The first is referencing another historian's work but not naming them in the work ("one historian says", "in a recent history", etc.) This strikes me as extremely intellectually ungenerous and irritating to read, as it means I am constantly flipping back and forth to the index at the back of the book to find out who he is getting his ideas from.

    The second complaint is that Damrosch chooses to focus his efforts on a very small proportion of the members of The Club and refuses to name members he deems unworthy of attention. I don't mind that the scope is narrow, but because he refuses to identify the criteria for who is considers important it can be frustrating to read passages that reference unnamed 'other members' of the club who Damrosch deems unworthy to name or discuss further. The unifying theme of The Club feels disingenuous since the book spends very little time describing the actual content of the meetings and then only considers a few of the members important enough to discuss.

    Overall, I enjoyed this book both because I found Damosch's writing pleasant and engaging to read and because the people within it were so interesting. I do not know that a more experienced reader of the eighteenth century will get much new out of the experience, but I certainly learned a lot and it has given me a lot to think on.

  • Marks54

    This is a history of one of the original London clubs that developed as a place where the emerging bourgeois professional and literary class of London could gather for food, drink, fellowship, and talking - lots of talking. The club members were self-selected and it was hard to join. Members included Joshua Reynolds, Samuel Johnson, Edmund Burke, Adam Smith, Edward Gibbon, David Garrick, and others, eventually including James Boswell, who wrote the great biography of Johnson. The “Club” began in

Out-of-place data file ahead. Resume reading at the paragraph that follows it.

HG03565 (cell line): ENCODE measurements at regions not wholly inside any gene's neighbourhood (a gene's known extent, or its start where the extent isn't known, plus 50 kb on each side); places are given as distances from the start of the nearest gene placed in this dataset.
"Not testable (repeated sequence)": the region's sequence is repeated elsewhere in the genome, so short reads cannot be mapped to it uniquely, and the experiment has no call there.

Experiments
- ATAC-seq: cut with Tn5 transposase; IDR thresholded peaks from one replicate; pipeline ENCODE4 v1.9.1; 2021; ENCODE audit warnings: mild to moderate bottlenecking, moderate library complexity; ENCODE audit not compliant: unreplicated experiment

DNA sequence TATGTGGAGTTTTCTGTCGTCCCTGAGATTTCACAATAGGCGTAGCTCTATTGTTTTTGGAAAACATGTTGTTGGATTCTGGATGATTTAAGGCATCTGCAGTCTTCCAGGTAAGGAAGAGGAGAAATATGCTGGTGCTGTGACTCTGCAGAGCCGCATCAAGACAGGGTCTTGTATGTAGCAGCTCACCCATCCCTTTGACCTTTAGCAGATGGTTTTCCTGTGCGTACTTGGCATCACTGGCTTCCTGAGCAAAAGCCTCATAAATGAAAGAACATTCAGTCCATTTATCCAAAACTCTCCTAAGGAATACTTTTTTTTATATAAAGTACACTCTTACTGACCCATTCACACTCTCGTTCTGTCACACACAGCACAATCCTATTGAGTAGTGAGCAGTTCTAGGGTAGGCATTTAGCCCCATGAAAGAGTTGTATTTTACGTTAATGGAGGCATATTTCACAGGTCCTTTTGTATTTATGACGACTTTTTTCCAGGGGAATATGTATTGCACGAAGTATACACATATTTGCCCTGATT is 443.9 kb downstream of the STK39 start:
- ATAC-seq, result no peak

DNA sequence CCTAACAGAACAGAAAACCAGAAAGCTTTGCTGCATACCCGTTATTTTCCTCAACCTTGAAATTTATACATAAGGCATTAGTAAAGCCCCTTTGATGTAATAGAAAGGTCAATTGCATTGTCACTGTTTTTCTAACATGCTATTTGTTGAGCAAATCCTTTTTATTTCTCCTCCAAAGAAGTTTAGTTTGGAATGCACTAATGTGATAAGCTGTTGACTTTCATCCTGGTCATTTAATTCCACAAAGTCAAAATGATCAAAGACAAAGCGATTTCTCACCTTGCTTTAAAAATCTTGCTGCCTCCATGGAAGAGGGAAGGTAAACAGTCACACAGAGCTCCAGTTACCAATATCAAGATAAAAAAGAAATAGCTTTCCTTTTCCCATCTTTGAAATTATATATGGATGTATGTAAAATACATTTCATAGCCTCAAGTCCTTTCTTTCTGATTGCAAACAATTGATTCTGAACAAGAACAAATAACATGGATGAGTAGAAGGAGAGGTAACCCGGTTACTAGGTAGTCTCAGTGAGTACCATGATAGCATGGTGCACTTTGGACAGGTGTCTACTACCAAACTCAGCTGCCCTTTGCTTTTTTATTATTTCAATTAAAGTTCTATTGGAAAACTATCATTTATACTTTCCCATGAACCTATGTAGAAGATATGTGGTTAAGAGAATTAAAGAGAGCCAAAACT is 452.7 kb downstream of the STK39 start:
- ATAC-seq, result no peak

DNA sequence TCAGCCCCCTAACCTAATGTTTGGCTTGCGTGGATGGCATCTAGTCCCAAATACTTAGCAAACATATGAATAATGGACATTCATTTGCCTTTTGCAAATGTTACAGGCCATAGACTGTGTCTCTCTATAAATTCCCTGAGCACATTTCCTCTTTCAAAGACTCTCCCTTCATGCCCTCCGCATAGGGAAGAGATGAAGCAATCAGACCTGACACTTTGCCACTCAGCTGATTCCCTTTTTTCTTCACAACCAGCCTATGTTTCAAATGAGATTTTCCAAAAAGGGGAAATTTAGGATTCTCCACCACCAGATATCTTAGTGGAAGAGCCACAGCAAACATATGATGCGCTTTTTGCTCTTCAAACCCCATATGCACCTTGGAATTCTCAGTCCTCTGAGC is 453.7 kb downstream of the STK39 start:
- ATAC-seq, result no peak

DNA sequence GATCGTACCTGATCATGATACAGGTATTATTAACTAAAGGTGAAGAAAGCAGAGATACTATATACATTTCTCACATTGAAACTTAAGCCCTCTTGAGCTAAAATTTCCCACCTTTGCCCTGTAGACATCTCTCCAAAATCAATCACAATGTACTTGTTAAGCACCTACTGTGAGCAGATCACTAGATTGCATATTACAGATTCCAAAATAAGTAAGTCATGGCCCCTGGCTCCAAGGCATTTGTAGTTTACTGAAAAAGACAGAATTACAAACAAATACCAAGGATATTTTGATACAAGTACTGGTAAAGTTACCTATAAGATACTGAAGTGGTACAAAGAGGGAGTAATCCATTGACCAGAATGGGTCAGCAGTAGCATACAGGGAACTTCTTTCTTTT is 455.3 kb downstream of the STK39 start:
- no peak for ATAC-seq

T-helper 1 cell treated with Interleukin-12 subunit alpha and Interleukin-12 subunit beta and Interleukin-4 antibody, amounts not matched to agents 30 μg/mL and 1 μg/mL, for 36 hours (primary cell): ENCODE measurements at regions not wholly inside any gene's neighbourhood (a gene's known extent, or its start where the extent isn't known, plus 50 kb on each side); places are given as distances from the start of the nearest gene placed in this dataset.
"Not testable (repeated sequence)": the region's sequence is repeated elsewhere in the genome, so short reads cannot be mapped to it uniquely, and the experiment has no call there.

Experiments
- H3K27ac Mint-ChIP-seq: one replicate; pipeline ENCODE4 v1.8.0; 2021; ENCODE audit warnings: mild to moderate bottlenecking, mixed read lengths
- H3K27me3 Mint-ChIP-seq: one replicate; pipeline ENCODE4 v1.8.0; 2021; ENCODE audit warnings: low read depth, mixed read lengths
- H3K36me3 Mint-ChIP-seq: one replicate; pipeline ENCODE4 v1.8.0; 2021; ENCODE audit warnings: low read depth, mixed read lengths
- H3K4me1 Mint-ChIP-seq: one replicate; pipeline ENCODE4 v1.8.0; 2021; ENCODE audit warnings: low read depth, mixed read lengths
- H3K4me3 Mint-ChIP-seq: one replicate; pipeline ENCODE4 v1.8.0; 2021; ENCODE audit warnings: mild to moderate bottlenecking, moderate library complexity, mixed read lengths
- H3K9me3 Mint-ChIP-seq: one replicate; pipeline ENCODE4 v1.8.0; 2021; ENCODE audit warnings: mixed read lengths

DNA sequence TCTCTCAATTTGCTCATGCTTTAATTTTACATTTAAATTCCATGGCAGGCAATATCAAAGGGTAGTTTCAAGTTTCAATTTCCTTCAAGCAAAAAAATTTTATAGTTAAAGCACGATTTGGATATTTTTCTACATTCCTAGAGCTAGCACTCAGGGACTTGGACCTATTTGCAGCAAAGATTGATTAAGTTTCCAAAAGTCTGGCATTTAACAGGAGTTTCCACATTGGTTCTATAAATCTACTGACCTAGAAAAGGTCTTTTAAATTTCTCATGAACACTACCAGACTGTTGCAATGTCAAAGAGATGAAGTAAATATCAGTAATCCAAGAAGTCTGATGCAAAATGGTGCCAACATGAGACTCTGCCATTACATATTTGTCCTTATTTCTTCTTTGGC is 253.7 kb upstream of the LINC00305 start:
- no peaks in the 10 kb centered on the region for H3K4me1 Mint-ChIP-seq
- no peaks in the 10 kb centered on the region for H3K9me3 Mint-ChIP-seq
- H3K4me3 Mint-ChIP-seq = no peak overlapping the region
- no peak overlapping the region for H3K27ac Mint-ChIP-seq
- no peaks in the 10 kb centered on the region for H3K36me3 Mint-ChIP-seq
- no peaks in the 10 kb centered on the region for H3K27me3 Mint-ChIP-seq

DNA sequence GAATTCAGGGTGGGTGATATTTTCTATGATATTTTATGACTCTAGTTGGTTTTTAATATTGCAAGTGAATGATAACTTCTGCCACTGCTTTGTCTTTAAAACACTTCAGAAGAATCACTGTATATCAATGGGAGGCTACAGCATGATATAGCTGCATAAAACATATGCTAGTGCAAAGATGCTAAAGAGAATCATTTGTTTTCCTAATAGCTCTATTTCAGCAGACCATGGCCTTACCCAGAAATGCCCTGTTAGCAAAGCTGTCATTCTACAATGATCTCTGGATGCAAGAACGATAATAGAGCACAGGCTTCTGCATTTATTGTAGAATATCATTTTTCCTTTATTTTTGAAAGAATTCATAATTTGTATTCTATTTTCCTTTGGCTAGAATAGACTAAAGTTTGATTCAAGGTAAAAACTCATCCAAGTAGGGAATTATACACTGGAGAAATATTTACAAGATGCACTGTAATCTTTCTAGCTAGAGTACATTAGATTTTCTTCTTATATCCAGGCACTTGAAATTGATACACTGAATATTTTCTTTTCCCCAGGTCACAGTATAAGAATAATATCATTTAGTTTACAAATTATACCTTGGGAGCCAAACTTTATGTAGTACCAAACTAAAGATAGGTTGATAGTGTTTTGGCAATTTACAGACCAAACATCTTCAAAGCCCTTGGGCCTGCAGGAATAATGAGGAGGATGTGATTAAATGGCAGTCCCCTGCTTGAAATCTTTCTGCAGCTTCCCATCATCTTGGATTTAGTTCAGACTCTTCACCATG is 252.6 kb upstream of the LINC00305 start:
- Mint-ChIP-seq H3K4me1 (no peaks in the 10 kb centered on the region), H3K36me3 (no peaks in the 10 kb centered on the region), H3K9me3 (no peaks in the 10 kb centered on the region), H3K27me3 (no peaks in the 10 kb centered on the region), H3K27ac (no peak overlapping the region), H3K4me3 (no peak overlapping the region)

This is a history of one of the original London clubs that developed as a place where the emerging bourgeois professional and literary class of London could gather for food, drink, fellowship, and talking - lots of talking. The club members were self-selected and it was hard to join. Members included Joshua Reynolds, Samuel Johnson, Edmund Burke, Adam Smith, Edward Gibbon, David Garrick, and others, eventually including James Boswell, who wrote the great biography of Johnson. The “Club” began in 1763 and continued into the 20th century as the London Literary Society. One gets a good sense of what discussions at the club were like due to some example provided by the copious note taking of Boswell. The heart of the story however, is twofold. First, it is the story of Johnson and Boswell, which is worthwhile on its own - although readers who have not done so should read Boswell’s bio of Johnson. The second focus of the book is to provide briefer lives of the most noteworthy of the initial group members, along with some summaries of their critical works.